- Associated Press - Wednesday, April 26, 2017

NASHVILLE, Tenn. (AP) - The Legislature on Wednesday passed a bill that revamps state charter school law by requiring the publicly funded but privately run schools to be evaluated based on their performance.

“These stronger laws will prevent fly-by-night charter school operators from locating in Tennessee,” said Sen. Brian Kelsey, R-Germantown, one of the sponsors of the legislation.

It requires school districts to evaluate charter schools based on performance, Kelsey said, so that the best schools get approval. School districts could close low-performing charters, but that decision could be reviewed and possibly overturned by the State Board of Education.

The bill, which was pushed by the administration of Gov. Bill Haslam, is a compromise between charter schools and traditional public schools.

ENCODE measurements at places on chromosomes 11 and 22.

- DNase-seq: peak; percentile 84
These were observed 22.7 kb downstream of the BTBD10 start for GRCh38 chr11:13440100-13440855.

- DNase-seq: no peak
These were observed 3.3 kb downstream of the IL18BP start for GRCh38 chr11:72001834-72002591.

The charters got $6 million in funding to help them acquire school buildings or pay for repairs at their facilities. The school districts, in turn, get a portion of the state and local education funds that go to the charters to help pay for administrative costs, such as hiring extra staff to evaluate charter school applications. The authorizing fee districts would get is 3 percent of state and local funds that go to each charter school, which would be capped at $35,000 per school.

Only Shelby, Hamilton, Knox and Davidson counties currently have charter schools.


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